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dc.rights.licenseRestricted to current Rensselaer faculty, staff and students. Access inquiries may be directed to the Rensselaer Libraries.
dc.contributorLu, James Jian-Qiang
dc.contributorRose, K. (Kenneth)
dc.contributorZhang, Tong
dc.contributorLe Coz, Yannick L.
dc.contributorCarothers, Christopher D.
dc.contributor.authorBeece, Adam Patrick
dc.date.accessioned2021-11-03T07:59:45Z
dc.date.available2021-11-03T07:59:45Z
dc.date.created2013-09-09T14:55:05Z
dc.date.issued2013-05
dc.identifier.urihttps://hdl.handle.net/20.500.13015/895
dc.descriptionMay 2013
dc.descriptionSchool of Engineering
dc.description.abstractThe overall conclusion is that footprint, capacity and power will be the main drivers for the adoption of 3D integration in the near future.
dc.description.abstractA new simulator, called RGS, is presented for estimating the performance of GPUs. This simulator is validated against some highly optimized matrix multiplication benchmarks, and shows very good agreement. However, on general-purpose GPU systems, there are minimal performance gains from 3D integrated memory (again in the range of a few percent). There is definite power savings, at least 3-6 W on a board with a worst case power consumption of <225 W. Unlike with CPU benchmarks, GPUs showed the best results not with bringing memory closer, but with elimination of off-chip accesses by integrating large memory directly onto the chip.
dc.description.abstractWith an ideal memory, an upper bound on performance improvement is observed to be approximately 50% for single-threaded applications or 137% for multi-threaded applications. The observed performance gains with realistic memory are less than 2%, suggesting that performance is not a significant driver for 3D integration (at least not for the benchmark applications). System level power savings are projected to be in the range of 10 % of total server power based on eliminations of off-chip I/O parasitics alone. Performance and power are most improved by bringing the DDR3 DRAM closer to the processor (replacing DDR3 with silicon-on-interposer and true 3D stacking).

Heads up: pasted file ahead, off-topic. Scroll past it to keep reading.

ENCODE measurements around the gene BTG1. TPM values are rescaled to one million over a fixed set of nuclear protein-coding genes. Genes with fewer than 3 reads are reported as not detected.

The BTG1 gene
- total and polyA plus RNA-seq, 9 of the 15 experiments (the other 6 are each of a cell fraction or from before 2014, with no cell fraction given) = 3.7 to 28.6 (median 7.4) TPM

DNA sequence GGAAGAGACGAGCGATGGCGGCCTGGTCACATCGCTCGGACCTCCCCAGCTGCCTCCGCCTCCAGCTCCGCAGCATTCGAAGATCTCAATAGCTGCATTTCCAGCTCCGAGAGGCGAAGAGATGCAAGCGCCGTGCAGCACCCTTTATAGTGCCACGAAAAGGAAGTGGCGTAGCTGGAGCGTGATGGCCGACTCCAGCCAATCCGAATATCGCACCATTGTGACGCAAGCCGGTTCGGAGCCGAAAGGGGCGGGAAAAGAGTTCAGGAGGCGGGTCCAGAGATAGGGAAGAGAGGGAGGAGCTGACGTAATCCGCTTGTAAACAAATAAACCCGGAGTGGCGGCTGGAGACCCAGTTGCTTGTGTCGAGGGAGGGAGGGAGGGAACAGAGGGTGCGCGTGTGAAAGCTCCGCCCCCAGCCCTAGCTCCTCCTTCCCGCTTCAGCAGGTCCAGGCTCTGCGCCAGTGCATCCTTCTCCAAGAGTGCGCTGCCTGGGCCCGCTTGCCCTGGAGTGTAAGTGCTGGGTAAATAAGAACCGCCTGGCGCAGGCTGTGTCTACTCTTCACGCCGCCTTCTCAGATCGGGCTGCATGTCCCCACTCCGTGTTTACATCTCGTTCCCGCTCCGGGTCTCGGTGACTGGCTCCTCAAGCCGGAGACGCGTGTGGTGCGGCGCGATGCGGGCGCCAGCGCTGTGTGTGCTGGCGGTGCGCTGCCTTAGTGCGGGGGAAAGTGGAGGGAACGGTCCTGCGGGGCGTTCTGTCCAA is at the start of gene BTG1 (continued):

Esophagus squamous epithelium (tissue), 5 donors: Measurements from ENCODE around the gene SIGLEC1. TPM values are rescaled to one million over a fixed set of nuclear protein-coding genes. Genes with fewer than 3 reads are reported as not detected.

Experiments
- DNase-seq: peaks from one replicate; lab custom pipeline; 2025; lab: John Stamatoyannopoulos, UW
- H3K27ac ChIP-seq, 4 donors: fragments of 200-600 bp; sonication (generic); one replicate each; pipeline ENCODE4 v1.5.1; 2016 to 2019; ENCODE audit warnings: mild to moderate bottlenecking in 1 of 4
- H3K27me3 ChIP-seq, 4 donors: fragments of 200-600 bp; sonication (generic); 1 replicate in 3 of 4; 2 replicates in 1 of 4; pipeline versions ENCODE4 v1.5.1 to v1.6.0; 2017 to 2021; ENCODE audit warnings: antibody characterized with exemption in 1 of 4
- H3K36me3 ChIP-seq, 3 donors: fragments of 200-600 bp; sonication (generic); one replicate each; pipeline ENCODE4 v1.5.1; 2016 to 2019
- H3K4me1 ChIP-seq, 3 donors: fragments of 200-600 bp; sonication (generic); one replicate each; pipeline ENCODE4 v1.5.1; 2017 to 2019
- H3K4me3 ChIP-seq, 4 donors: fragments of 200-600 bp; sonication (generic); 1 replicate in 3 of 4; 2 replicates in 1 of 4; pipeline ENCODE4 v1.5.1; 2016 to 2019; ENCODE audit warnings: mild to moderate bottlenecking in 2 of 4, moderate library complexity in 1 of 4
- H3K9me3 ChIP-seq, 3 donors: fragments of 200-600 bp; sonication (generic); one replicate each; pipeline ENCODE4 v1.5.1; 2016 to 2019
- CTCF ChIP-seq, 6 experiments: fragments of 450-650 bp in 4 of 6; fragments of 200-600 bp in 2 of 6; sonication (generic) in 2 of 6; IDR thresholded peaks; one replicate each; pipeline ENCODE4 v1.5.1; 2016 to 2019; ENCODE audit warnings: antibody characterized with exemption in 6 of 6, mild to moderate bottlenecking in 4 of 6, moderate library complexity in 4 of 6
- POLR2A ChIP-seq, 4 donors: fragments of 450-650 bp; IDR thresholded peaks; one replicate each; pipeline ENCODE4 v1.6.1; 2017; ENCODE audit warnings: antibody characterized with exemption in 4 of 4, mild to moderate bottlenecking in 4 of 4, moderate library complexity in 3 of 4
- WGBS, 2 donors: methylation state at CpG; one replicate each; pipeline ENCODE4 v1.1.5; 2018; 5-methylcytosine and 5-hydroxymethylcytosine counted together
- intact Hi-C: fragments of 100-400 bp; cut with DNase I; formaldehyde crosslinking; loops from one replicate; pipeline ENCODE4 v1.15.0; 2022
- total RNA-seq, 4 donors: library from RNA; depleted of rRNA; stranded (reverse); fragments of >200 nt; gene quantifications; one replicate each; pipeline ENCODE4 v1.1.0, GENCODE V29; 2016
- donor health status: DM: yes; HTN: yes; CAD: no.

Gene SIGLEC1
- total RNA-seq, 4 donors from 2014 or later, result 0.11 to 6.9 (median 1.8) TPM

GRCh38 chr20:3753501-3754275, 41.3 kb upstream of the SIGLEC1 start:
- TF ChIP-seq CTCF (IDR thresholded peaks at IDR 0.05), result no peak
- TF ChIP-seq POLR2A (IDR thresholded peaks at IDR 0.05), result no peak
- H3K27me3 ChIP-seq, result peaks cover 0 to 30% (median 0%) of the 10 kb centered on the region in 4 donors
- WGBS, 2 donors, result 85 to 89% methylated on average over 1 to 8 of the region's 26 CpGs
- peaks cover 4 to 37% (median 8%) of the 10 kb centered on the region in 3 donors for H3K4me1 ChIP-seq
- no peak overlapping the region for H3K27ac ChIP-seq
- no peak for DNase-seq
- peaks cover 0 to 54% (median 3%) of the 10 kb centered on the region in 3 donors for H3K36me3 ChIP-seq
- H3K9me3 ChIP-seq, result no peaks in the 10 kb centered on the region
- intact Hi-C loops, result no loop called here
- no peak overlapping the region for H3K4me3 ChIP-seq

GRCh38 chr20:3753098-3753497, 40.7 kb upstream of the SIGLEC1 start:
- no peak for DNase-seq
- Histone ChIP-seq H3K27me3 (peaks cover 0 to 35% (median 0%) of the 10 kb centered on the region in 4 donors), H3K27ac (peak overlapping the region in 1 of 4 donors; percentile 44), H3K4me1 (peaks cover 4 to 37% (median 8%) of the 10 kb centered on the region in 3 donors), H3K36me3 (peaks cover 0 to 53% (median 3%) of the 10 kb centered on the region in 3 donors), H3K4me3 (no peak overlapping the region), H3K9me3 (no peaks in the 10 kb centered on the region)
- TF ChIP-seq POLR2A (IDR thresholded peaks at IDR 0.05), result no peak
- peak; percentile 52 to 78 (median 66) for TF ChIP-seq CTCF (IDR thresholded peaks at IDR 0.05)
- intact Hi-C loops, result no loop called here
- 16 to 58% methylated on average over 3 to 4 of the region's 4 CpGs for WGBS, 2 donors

dc.description.abstractFull system CPU simulator M5 is selected to evaluate the effects of 3D integrated memory on servers running academic applications in terms of power and performance. Simulation was limited to a collection of SPEC 2000 and 2006 benchmarks that are not memory capacity limited. Due to limitations in either the tool or the build environment, further use of M5 for this purpose cannot be recommended.
dc.description.abstractTo model TSVs swiftly in a design space exploration sense, a simple RC model of a TSV is constructed, and validated to the high fidelity full wave electromagnetic simulation. This RC model is compared to both an RLC circuit model and the approach of completely ignoring the parasitics inherent in the TSV. There is little accuracy improvement by including inductive effects for our sample via. However, ignoring the effect of TSVs on a memory array can artificially decrease the predicted circuit latency by as much as 5% in even a 2-tier 3D stack, with the misprediction growing with the number of tiers.
dc.description.abstractThree-dimensional (3D) integration is an emerging disruptive technology that offers significant potential advantages, especially in terms of memory/processor interaction. It can offer dramatic increases in the accessibility of memory; however, such changes do not always translate into commensurate improvements in performance, e.g., the execution time for a given task.
dc.description.abstractThe CACTI memory array simulator is augmented with the TSVs to arrive at predictions of how 3D stacked memory arrays (SRAM and DRAM) compare in terms of power and performance to designs. Footprint and latency are decreased, while power savings are minimal.
dc.description.abstractSignificant research has been done on how 3D integration may improve certain subsystems, and on how it might be implemented, but there is a lack of comprehensive studies that espouse both a solid understanding of the circuit-level impact of the technology and a full-system level understanding of its impact. This work covers these two extremes, from modeling through-strata vias (TSVs) at the circuit level of individual transistors and parasitic wire resistance to modeling at the circuit level, and to counting hundreds of millions of instructions at the system level. In particular, this work examines the potential benefits of 3D memory and its interactions with CPU and GPU - two major types of performance-driven processing units.
dc.language.isoENG
dc.publisherRensselaer Polytechnic Institute, Troy, NY
dc.subjectElectrical engineering
dc.titleImproving computer system performance and power with 3D integration of memory
dc.typeElectronic thesis
dc.typeThesis
dc.digitool.pid167188
dc.digitool.pid167191
dc.digitool.pid167192
dc.rights.holderThis electronic version is a licensed copy owned by Rensselaer Polytechnic Institute, Troy, NY. Copyright of original work retained by author.
dc.description.degreePhD
dc.relation.departmentDept. of Electrical, Computer, and Systems Engineering


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